- Only a quarter of Britons support the introduction of GM crops
- But the Government has thrown its weight behind their use
GM giant Monsanto is effectively pulling out of Europe after years of delays in trying to secure approval for ‘Frankenstein food’ crops.
The US-based company is dropping all of its requests to launch insect and pesticide-resistant forms of corn, sugar beet and soya beans.
Campaigners said Monsanto had simply realised that the vast majority of people in Europe would not eat the foods.
The decision will be a blow to Britain’s fledgling GM industry which has been championed by ministers in recent weeks.
So far, biotech firms have been deterred from growing GM crops in Europe by the tightest controls in the world.
But the Environment Secretary, Science Minister and chief scientist have all publicly given the crops their blessing.
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Only last month, Environment Secretary Owen Paterson said Brussels was putting British jobs at risk by dragging its feet over GM crops.
He also made the extraordinary claim that millions of children in the developing world are ‘dying or going blind’ because the controversial technique has not been more widely adopted.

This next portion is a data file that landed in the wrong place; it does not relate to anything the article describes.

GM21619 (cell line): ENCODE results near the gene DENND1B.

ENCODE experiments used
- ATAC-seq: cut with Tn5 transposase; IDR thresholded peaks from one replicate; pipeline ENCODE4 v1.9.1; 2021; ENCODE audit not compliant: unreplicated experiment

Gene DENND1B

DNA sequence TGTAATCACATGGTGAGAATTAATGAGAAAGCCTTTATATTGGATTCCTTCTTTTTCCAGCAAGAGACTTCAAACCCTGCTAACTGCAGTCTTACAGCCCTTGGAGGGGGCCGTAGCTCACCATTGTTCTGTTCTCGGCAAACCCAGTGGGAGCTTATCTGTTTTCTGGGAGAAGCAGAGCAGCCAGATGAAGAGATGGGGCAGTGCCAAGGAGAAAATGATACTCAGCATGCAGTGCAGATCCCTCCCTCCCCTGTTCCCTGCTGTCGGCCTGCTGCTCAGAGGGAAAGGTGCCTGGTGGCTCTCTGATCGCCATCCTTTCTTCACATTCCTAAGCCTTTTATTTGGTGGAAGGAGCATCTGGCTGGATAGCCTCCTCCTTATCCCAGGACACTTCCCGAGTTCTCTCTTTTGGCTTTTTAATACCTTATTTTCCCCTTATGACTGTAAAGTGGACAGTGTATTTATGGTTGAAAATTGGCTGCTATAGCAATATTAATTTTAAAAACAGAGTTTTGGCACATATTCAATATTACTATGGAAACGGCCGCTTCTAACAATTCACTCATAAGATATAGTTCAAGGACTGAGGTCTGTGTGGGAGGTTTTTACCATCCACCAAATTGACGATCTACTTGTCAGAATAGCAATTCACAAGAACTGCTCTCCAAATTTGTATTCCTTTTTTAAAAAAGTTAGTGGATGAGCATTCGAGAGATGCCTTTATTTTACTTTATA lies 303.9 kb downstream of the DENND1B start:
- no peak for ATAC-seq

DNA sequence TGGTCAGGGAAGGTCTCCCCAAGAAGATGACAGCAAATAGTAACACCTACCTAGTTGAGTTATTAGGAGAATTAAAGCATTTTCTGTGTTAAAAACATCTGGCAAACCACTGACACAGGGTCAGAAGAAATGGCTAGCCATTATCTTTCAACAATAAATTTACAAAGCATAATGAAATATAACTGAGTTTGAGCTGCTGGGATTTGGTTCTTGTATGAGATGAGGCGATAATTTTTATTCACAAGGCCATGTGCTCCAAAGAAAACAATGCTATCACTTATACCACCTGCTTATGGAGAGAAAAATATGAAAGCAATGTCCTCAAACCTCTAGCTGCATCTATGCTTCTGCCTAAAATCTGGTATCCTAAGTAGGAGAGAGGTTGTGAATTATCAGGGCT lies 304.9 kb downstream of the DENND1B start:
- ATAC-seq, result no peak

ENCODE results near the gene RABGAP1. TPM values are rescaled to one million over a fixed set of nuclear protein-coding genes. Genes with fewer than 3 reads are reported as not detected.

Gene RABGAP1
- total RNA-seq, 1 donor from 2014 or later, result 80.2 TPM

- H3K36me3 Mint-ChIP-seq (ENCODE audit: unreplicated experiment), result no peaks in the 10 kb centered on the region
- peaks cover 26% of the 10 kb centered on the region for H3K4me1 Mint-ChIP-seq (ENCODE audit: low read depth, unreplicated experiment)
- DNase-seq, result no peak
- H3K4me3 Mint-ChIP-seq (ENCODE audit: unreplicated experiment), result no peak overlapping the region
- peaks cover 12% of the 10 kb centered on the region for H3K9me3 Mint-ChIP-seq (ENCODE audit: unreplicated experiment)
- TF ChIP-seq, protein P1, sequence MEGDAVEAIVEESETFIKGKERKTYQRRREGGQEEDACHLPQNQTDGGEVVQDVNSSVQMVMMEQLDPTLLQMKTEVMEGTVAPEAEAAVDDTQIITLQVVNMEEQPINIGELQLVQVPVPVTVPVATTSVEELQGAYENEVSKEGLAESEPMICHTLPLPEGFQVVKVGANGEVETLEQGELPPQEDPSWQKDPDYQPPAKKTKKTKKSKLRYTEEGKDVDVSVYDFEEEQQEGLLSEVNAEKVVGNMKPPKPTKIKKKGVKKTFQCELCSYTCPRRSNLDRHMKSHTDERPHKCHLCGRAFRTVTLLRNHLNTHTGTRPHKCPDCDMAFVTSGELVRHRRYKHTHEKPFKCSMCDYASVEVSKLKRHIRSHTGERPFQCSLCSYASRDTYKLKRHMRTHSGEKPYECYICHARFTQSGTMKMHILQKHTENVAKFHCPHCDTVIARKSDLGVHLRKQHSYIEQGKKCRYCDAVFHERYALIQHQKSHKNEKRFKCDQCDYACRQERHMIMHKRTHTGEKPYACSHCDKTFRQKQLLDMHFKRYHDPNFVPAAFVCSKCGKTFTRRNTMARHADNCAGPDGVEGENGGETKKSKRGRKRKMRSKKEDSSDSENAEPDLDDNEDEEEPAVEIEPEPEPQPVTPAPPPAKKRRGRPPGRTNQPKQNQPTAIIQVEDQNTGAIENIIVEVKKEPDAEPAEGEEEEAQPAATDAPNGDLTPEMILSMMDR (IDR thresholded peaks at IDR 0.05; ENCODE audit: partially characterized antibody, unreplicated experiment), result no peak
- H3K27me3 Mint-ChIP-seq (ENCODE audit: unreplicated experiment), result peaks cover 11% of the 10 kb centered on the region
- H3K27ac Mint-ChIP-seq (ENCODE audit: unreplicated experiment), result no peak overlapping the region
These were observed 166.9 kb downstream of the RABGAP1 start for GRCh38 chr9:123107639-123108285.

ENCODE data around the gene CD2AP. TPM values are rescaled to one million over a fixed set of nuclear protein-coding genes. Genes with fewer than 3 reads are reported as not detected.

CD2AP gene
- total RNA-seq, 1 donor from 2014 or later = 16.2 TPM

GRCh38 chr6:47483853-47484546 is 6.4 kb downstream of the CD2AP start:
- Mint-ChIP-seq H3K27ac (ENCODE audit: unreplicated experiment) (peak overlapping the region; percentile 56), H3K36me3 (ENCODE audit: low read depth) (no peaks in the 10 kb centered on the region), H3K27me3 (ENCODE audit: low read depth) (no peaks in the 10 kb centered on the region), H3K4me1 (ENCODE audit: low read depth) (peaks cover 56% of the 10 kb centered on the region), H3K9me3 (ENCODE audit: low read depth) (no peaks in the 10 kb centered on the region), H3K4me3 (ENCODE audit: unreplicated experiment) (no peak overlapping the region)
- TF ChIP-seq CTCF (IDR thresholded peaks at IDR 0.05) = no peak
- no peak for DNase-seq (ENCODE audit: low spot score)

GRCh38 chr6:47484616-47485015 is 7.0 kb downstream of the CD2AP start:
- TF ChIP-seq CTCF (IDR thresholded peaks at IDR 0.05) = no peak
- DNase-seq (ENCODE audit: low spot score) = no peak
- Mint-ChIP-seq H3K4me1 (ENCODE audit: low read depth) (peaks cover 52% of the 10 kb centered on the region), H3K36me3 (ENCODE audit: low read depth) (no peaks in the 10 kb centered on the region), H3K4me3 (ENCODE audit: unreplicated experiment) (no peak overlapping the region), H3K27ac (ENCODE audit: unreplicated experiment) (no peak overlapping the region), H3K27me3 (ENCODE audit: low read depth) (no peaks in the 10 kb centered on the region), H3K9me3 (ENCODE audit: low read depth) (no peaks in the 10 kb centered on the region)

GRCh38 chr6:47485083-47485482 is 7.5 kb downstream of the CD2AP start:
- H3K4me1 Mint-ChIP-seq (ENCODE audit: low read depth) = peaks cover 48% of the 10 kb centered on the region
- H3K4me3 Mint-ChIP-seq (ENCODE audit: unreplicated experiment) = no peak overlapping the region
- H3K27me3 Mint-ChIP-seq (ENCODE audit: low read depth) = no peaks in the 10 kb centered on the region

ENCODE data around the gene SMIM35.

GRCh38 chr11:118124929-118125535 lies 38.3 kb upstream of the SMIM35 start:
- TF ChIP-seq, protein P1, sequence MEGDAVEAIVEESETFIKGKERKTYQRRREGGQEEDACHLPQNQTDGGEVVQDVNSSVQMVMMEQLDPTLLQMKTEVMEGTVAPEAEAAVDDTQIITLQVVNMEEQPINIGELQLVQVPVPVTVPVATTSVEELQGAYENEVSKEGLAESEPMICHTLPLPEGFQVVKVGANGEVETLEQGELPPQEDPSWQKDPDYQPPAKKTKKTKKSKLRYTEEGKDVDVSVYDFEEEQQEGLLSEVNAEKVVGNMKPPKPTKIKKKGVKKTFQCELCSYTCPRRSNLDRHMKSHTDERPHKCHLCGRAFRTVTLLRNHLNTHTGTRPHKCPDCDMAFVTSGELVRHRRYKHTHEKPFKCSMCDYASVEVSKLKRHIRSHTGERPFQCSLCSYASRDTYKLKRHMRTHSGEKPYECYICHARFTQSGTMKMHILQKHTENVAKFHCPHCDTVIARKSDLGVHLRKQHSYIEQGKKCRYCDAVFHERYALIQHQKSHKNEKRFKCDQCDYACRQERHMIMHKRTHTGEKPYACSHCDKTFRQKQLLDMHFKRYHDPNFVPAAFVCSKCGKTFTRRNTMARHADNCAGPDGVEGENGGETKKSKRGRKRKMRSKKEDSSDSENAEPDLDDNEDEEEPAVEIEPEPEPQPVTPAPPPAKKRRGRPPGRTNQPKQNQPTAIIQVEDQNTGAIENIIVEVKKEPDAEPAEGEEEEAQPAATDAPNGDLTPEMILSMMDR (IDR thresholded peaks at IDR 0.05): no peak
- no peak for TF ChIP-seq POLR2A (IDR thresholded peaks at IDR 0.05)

However, the public remains deeply suspicious of GM foods.
A survey by the Food Standards Agency last year found two in three believe food from animals given a GM diet should be labelled as such.
And a British Science Association study showed public support for so-called ‘Frankenstein foods’ declining from 46 per cent in 2002 to only 27 per cent now.
Campaign groups have raised concerns over ministers’ secret meetings with GM lobby groups – details of which emerged following freedom of information requests. EU member states have long been split on GM, leading to delays in the licensing of new strains.
Only a handful of applications have been approved and the seven being withdrawn by Monsanto have been lodged for a cumulative total of 50 years.
Its European arm will now focus on conventional crops and weed killer. Other GM companies, such as Bayer CropScience, Syngenta and BASF have also scaled back or dropped efforts to get crops accepted in Europe.
Earlier this year German firm BASF abandoned plans for blight-resistant potatoes.
Peter Melchett, the Soil Association’s policy director, said: ‘The fact is that there is no commercial market for GM food in Europe, and therefore no commercial reason for farmers to grow GM crops.’
Campaign group GM Freeze welcomed Monsanto’s announcement but pointed out the firm’s GM crops will still be used in animal feed and biofuels.
Most meat, milk and eggs sold in British supermarkets come from animals that at some point have been given GM feed imported from the Americas.
The decision will not affect Monsanto’s existing European GM crop, an insect-resistant maize. MON 810 is Europe’s only genetically-modified plant cultivated commercially and is grown for animal feed in Spain.
Globally, more than 12 per cent of the world’s arable crops are devoted to GM crops.
David Cameron is concerned Europe risks being ‘left behind’ after Monsanto’s decision. His official spokesman said: ‘While the rest of the world is reaping the benefits of new technologies, Europe risks being left behind. We cannot afford to let that happen.’